JOHNS: Republican Senator Susan Collins has also expressed reservations about the bill, leaving Senate leadership little room for error. Though they remain confident, they have the votes needed to pass the bill. This legislative push coming on the heels of President Trump's 12-day tour through Asia.

DONALD TRUMP (R), PRESIDENT OF THE UNITED STATES: My fellow citizens, America is back. And the future has never looked brighter.

JOHNS: After teasing a major announcement about his trip, the president delivered a speech in the White House Wednesday that focused largely on touting his secret abroad and criticizing his predecessors.

TRUMP: This great respect showed very well our country is further evidence that America's renewed confidence and standing in the world has never been stronger than it is right now.

JOHNS: The speech overshadowed by this moment, 11 minutes in.

TRUMP: They don't have order. That's OK.

JOHNS: The president stopping to sip from a bottle of water, something he mocked Senator Marco Rubio for during the campaign.

TRUMP: It's Rubio. Help me, I need water. Help.

(END VIDEOTAPE) JOHNS: And on another light wrote, the president got something he all

but asked for on Wednesday when members of the UCLA basketball team thanked him for helping secure their release from the custody of Chinese authorities on shoplifting charges.

[06:20:15] The president had tweeted, "Do you think the three UCLA basketball players will say thank you to President Trump? They were headed for 10 years, apparently, locked up there in China. The president apparently got what he wanted, and the message was received by the players.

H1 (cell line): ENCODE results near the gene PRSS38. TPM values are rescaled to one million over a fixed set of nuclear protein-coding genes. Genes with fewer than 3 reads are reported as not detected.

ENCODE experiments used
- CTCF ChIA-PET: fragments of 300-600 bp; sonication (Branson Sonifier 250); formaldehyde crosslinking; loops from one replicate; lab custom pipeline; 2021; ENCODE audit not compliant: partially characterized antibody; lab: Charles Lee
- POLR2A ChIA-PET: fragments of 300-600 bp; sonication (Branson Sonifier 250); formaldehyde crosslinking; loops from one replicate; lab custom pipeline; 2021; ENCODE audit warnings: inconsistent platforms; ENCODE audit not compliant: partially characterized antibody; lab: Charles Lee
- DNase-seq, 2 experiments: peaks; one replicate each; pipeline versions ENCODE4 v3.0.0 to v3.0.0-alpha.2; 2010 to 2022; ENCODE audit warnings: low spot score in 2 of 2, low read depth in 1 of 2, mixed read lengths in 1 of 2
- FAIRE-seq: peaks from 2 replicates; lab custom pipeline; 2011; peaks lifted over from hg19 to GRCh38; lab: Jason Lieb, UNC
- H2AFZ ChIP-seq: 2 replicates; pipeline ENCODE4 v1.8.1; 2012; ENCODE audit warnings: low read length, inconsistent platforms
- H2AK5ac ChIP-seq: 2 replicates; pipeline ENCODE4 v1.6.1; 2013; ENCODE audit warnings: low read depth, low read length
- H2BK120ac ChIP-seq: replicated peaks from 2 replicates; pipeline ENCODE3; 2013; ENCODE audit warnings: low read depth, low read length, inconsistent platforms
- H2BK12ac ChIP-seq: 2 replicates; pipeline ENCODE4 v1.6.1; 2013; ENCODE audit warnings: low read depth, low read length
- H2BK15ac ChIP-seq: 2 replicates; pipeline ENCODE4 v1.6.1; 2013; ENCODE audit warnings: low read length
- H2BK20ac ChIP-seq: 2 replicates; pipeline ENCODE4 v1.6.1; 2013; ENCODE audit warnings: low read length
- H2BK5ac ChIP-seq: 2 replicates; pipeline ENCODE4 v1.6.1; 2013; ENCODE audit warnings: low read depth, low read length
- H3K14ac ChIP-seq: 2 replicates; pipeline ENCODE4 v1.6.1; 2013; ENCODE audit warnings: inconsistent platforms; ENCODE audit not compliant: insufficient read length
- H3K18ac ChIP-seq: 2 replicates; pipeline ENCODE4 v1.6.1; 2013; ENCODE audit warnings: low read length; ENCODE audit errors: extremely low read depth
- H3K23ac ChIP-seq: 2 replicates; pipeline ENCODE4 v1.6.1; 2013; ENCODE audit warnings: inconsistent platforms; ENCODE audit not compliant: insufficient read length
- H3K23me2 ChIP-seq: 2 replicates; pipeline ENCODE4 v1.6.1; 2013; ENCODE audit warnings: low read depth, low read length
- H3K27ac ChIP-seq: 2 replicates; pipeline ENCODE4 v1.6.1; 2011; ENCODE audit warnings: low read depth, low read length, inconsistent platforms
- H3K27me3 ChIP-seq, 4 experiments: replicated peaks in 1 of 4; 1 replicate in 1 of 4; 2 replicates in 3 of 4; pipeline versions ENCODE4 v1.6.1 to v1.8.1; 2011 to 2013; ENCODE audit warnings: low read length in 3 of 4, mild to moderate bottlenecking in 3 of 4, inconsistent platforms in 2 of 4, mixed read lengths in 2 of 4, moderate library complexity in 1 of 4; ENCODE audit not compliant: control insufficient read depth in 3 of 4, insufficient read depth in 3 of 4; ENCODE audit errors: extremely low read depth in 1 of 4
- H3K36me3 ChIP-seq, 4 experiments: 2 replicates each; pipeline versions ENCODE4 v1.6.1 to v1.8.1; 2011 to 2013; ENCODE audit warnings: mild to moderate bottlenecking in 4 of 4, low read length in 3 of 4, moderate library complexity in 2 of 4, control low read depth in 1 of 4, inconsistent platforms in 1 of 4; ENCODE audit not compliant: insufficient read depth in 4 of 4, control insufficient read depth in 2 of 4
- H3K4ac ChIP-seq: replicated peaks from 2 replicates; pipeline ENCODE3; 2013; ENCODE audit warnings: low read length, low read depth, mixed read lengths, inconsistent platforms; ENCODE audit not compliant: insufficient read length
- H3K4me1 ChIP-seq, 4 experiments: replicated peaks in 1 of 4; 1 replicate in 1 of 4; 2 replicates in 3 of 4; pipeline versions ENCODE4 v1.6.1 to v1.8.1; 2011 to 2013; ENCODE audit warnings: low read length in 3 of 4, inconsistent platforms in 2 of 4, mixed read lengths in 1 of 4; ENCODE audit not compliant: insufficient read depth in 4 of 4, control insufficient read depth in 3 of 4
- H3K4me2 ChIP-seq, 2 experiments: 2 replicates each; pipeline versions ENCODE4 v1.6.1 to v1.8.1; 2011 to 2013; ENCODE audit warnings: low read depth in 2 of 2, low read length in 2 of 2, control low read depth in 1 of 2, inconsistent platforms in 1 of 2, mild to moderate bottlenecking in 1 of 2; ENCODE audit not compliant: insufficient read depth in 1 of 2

Chris and Alisyn, back to you.

CAMEROTA: OK, Joe, thank you very much. You've give us a lot to talk about, so back with us is John Avlon. And let's bring in CNN White House correspondent Abby Phillip. Great to have both of you.

OK, let's start with the tax plan. Ron Johnson, not a fan. Who saw this coming?

AVLON: Well, look, Ron Johnson is trying to speak up for small businesses. And like the point this plan has been billed, for the middle class, small businesses, you know, the business equivalent on the middle class has really been left out. It's much more about broad corporate tax breaks. He's being motivated by a specific provision. And I think this is not a no vote. This is a negotiating stance. But it's good to see a senator speaking up for small businesses, because those folks too often get lost in the shuffle.

CUOMO: The issue is pretty clear, also. Small businesses are called pass throughs and you wind up being almost double taxed. OK? Because you have one set of treatment with the -- at the business level. But they have to pay it as income. And that's been there for a long time. Because small businesses are actually not just the manufacturing but the job engine of this particular economy.

AVLON: That's right.

CUOMO: So Johnson is important if he stays where he is. The word is he got a call from the president. How strong is his resolve? He's always been pretty adamant. He came here and dominated our board.

CAMEROTA: I remember.

CUOMO: Do you think it's what John says and this man will move in line with just a little finesse?

ABBY PHILLIP, CNN WHITE HOUSE CORRESPONDENT: Potentially. I think they would certainly have to give him something in order to do that. And I actually think that -- that's a fundamental problem with this bill, is that it creates sort of strong support for corporations. It makes the corporate tax cut permanent. And other tax cuts expire or are fairly modest.